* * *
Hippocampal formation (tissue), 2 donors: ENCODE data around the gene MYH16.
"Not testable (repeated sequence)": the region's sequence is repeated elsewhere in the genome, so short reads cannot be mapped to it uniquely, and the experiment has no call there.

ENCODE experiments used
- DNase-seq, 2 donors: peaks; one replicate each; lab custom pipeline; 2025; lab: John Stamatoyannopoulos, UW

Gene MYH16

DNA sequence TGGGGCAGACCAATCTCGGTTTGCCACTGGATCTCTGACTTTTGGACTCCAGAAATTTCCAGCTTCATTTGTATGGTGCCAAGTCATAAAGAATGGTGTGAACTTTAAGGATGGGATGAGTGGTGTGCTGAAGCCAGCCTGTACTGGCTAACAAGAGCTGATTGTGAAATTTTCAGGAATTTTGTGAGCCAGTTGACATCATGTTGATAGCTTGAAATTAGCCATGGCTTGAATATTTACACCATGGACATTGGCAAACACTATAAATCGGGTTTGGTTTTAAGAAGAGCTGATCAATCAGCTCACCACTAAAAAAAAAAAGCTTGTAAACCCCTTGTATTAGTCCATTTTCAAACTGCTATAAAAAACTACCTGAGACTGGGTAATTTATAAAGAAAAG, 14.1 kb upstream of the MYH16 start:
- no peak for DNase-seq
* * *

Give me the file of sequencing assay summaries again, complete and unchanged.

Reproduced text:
Hippocampal formation (tissue), 2 donors: ENCODE data around the gene MYH16.
"Not testable (repeated sequence)": the region's sequence is repeated elsewhere in the genome, so short reads cannot be mapped to it uniquely, and the experiment has no call there.

ENCODE experiments used
- DNase-seq, 2 donors: peaks; one replicate each; lab custom pipeline; 2025; lab: John Stamatoyannopoulos, UW

Gene MYH16

DNA sequence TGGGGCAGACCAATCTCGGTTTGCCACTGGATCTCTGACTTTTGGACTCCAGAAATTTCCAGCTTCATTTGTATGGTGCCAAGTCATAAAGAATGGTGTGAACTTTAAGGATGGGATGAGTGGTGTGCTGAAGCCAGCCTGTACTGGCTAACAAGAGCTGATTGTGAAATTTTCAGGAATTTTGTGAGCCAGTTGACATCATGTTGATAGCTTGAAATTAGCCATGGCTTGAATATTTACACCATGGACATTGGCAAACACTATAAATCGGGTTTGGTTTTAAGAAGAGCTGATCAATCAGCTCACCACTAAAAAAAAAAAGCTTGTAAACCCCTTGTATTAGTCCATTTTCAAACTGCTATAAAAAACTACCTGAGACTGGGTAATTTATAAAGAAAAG, 14.1 kb upstream of the MYH16 start:
- no peak for DNase-seq